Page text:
Closer look at teens

It is important not to overreact to isolated incidents. Young people will have problems and will learn, at their own rate, to struggle and deal with them. But it is critical for parents and helping adults to be aware of the factors that put a youth at particular risk, especially when stressful events begin to accumulate for these vulnerable individuals. A good starting point for identifying and intervening with highly troubled and depressed young people is the careful study of suicidal adolescents.
Family history and biology can create a predisposition for dealing poorly with stress. These factors make a person susceptible to depression and self-destructive behavior.
 History of depression and/or suicide in the family
 Alcoholism or drug use in the family
 Sexual or physical abuse patterns in the family
 Chronic illness in oneself or family
 Family or individual history of psychiatric disorders such as eating disorders, schizophrenia, manic-depressive disorder, conduct disorders, delinquency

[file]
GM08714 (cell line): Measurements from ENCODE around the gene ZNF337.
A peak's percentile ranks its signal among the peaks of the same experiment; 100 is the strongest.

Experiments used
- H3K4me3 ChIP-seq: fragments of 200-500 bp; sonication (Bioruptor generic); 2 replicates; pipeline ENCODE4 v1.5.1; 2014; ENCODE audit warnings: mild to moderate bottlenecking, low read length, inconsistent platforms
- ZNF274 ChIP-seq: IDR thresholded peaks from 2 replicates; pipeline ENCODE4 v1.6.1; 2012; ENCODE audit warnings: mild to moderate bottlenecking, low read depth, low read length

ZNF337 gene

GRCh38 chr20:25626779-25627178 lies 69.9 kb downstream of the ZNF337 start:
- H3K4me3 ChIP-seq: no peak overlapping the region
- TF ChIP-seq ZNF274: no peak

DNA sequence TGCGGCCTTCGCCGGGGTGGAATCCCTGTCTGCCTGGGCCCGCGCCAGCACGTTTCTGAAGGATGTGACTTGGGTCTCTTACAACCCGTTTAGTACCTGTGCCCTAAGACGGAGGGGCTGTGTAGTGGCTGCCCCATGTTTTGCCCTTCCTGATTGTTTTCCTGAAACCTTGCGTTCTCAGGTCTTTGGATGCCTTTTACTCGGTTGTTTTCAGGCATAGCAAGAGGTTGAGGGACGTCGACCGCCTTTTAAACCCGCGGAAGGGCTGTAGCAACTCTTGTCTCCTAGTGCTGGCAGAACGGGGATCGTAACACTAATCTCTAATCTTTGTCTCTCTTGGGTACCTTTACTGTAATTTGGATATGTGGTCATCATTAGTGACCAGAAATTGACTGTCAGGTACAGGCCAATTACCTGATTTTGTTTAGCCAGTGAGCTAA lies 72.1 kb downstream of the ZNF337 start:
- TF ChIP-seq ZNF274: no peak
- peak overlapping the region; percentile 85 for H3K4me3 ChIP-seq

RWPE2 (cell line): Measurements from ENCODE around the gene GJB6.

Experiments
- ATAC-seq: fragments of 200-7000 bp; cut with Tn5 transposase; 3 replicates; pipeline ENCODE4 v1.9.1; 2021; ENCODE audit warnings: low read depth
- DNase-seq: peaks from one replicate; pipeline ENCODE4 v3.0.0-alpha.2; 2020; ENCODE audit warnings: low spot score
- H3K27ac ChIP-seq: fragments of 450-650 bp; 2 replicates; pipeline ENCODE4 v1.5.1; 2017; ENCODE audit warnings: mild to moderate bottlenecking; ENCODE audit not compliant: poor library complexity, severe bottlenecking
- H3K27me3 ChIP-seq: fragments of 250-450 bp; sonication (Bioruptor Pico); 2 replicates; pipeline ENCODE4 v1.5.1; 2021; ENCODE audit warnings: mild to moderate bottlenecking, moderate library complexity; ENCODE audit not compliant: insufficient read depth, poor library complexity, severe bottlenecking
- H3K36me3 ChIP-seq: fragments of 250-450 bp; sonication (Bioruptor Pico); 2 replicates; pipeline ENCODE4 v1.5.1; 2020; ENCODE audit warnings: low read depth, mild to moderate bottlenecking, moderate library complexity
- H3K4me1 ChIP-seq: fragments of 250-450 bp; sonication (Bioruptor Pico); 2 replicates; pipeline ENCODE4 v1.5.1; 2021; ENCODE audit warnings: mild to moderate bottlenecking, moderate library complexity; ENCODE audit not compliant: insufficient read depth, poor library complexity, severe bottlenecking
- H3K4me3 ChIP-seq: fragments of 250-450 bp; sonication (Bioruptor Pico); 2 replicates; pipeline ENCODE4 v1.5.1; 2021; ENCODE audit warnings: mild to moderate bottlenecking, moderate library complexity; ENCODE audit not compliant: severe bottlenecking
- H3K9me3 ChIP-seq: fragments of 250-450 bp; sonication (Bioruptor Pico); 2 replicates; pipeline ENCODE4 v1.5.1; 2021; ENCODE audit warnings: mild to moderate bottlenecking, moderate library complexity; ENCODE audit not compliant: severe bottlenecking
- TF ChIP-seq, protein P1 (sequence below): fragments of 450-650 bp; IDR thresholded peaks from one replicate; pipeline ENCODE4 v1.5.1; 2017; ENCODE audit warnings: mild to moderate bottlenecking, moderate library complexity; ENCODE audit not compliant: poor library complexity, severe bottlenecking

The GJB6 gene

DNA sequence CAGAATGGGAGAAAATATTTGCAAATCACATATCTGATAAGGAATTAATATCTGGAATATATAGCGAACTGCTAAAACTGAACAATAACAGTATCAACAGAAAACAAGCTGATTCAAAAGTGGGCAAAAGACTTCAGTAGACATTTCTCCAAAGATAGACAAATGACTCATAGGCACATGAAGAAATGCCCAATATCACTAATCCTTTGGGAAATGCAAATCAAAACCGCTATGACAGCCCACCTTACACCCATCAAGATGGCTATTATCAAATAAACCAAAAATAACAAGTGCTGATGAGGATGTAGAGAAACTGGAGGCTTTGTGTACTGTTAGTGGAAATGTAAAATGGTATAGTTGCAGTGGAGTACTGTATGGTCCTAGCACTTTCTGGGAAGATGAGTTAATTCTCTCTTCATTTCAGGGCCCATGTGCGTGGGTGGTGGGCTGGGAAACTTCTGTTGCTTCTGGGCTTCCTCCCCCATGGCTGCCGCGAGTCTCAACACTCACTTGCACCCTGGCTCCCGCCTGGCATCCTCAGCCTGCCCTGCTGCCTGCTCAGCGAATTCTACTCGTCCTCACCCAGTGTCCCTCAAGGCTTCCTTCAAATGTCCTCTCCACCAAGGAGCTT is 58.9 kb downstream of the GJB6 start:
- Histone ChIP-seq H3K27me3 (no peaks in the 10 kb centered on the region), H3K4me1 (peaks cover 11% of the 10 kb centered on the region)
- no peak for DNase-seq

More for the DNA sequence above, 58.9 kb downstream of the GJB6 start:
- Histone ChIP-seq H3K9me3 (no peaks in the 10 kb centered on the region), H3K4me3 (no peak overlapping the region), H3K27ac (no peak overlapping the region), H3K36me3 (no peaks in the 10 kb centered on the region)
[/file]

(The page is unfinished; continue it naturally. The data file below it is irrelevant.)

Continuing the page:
 Death or serious loss in the family
 Learning disabilities or mental/physical disabilities
 Absent or divorced parents; inadequate bonding in adoptive families
 Family conflict; poor parent/child relationships
Personality traits, especially when they change dramatically, can signal serious trouble. These traits include:
 Impulsive behaviors, obsessions and unreal fears
 Aggressive and antisocial behavior
 Withdrawal and isolation; detachment
 Poor social skills resulting in feelings of humiliation, poor self-worth, blame and feeling ugly
 Over-achieving and extreme pressure to perform
 Problems with sleeping and/or eating
Psychological and social events contribute to the accumulation of problems and stressors.
 Loss experience such as a death or sui

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